By: Provocative Envy
(July 6, 1996)
Dolohov's curse leaves a scar.
It is angry and pink and puckered, still waxy, still tender, and it stretches from just beneath her breasts to about an inch above her navel. Tom traces the outline of it with his tongue, eyes glittering and rage palpable—but he is gentle, uncharacteristically so, when he leans up to kiss her, the pillow of his bottom lip catching the saliva-slick top of hers, sticky and warm and sweet, like a mouthful of honey.
"I am going to kill whoever did this to you," he says, tone casual. "As soon as I get out of here."
She pushes him away.
"Wait, what? Get out of here?" she repeats. "How, exactly, are you going to manage that? I haven't found anything that would indicate it's even possible, not without an outside vessel, and I've been looking for years."
He shifts backwards on the bed, mattress creaking under his knees. His expression is smug.
"We'll find something eventually, though, won't we?" he says, running a soothing hand up and down her bare leg. "That's all I meant, Hermione, there's no need to look at me like that."
She bunches emerald green sheets between her fingers; they're satin, shiny and smooth, and they flow like water over the grooves and ruts and trenches of her knuckles.
"How am I looking at you?" she asks.
He laughs, reaching up to tuck a strand of her hair behind her ear.
"Like you don't trust me," he answers, rubbing his thumb across the delicate point of her chin. "Which is ridiculous, isn't it?"
She twists her body, leans over him so that she can pull the curtains closed around his four-poster. She ties the sash into a knot—a trefoil, underhanded and simple, a loop inside of a loop in triplicate.
"Ridiculous," she agrees firmly.
And then it is dark, pitch-black and quiet, and she thinks she might be drowning—in them, in this, in him.
Summer went by in a tempestuous haze of sex and deception; she ignored Harry and Ron and Viktor, left letters unanswered and bruises unexplained—she avoided mirrors, told Dumbledore that she was reasonably confident that Tom Riddle already had a plan, a way to reanimate himself at sixteen years old, and that she was not sure that she would be able to stop him.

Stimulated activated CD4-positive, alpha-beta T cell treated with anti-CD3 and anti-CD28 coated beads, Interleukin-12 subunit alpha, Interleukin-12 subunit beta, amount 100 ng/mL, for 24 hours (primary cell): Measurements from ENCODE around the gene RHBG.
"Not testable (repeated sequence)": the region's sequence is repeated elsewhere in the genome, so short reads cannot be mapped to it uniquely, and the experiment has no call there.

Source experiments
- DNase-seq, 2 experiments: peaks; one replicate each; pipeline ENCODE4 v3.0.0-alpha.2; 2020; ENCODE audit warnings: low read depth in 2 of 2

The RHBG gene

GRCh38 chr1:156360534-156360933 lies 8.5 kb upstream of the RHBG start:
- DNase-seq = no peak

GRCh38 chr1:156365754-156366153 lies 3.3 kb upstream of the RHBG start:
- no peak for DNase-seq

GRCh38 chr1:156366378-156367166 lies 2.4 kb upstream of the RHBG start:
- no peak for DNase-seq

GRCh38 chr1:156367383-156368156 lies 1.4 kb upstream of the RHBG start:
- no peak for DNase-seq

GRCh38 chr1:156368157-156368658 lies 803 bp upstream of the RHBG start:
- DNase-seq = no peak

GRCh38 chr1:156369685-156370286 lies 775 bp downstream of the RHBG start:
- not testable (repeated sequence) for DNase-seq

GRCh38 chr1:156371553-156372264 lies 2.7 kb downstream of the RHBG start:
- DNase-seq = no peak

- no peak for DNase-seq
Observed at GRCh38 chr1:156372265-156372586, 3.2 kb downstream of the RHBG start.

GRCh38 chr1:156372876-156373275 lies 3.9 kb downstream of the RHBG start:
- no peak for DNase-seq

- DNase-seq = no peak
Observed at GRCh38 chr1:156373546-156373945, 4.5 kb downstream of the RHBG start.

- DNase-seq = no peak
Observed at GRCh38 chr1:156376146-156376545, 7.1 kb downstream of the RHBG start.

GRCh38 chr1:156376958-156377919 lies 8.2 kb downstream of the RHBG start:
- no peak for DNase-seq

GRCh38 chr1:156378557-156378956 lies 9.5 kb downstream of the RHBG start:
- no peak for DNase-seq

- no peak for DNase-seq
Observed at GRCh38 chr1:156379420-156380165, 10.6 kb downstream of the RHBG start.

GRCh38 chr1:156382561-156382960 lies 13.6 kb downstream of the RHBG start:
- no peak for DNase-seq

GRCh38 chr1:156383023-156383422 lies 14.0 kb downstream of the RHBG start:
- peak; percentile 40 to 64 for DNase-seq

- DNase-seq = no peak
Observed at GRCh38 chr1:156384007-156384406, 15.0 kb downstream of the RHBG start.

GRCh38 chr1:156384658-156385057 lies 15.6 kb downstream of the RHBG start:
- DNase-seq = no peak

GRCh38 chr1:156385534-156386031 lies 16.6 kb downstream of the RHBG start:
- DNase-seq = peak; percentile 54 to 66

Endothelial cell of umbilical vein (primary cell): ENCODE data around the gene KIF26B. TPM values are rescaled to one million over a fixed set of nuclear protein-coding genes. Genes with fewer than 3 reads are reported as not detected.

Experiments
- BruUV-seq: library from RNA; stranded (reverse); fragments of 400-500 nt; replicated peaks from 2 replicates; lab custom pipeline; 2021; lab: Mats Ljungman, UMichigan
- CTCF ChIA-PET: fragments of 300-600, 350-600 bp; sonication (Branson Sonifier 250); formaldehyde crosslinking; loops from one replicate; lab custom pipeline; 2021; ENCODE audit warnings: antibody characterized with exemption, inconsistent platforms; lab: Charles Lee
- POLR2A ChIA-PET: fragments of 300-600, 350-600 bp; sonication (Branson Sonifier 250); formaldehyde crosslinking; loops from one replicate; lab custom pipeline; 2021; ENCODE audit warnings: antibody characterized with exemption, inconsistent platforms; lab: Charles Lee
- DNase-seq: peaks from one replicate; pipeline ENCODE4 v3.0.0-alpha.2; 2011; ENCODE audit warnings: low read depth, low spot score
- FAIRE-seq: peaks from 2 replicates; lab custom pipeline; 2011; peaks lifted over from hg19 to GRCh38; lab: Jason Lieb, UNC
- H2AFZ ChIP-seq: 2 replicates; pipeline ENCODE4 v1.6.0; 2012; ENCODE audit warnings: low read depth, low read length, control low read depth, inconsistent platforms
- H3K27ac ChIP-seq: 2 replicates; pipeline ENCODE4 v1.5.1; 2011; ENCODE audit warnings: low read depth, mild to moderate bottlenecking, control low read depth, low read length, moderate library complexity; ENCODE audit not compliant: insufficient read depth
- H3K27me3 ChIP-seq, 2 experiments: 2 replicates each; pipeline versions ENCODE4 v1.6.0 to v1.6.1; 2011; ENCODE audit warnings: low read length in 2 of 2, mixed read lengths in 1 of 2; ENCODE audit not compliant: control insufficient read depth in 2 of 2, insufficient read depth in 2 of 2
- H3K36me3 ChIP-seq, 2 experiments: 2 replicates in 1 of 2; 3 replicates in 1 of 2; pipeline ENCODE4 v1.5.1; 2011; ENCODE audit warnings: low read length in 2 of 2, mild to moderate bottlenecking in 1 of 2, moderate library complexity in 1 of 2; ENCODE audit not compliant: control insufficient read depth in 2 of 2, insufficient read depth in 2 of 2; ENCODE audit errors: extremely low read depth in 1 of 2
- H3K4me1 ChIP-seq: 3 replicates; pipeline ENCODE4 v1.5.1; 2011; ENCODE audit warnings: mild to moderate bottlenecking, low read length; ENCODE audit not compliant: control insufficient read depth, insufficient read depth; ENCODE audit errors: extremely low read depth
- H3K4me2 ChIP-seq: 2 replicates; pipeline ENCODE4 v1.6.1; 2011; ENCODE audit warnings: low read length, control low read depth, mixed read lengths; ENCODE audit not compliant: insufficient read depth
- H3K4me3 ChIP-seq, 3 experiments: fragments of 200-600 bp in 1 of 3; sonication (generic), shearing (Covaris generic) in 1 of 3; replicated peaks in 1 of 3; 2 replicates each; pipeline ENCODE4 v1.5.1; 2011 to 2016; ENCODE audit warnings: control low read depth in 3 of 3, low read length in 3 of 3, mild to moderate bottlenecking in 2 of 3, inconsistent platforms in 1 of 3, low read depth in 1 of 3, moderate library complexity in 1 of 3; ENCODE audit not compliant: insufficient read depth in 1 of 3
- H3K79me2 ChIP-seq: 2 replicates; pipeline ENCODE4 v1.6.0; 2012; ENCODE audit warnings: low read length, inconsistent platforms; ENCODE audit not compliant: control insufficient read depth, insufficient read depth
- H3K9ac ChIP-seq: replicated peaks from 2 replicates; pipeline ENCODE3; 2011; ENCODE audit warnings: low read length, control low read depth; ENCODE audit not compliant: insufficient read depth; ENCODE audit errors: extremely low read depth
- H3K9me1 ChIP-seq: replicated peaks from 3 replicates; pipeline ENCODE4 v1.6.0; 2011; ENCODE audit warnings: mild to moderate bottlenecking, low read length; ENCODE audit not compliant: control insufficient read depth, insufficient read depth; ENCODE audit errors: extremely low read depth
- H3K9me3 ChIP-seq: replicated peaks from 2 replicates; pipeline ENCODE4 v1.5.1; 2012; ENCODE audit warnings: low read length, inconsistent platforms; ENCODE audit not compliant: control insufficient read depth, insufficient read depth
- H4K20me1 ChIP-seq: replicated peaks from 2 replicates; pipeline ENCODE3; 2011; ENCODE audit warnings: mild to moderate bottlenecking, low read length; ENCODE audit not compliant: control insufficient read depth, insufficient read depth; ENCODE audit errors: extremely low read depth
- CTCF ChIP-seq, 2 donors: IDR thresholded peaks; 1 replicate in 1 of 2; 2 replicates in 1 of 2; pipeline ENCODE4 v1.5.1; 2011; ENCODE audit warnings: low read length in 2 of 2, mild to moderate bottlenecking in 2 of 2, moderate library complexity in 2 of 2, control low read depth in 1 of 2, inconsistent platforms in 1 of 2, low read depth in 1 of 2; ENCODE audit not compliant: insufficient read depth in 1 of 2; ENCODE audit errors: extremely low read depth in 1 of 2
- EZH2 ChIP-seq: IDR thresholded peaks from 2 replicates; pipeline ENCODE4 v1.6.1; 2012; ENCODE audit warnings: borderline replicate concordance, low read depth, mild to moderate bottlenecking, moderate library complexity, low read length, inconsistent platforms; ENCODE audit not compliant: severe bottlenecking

In response, she was taken to meet a man named Horace Slughorn, was instructed by Mad-Eye Moody to bring up the subject of horcruxes over Jasmine tea and fennel-cheddar scones; Slughorn had spent ninety seconds babbling nervously before he lit a lace-trimmed handkerchief on fire and informed her, in a somewhat squeaky voice, that he would be ecstatic to reclaim his teaching post at Hogwarts in the fall.
"You are my best and most secret of weapons, Miss Granger," Dumbledore said on the last day of August. "And you have done an admirable job with Tom. What I am about to ask of you, however—what I am about to explain to you—you cannot come back from. Do you understand?"
She said yes, and her world began to crumble.
(September 5, 1996)
Dumbledore speaks with Slughorn.
She then finds out that Voldemort had made more horcruxes—one prior to the diary, four more after, and one much later, on accident, the night he killed Harry's parents.
She finds out that Tom Riddle had murdered his own father and infused an old family heirloom—from his mother's side, the Gaunts—with the very first piece of his soul.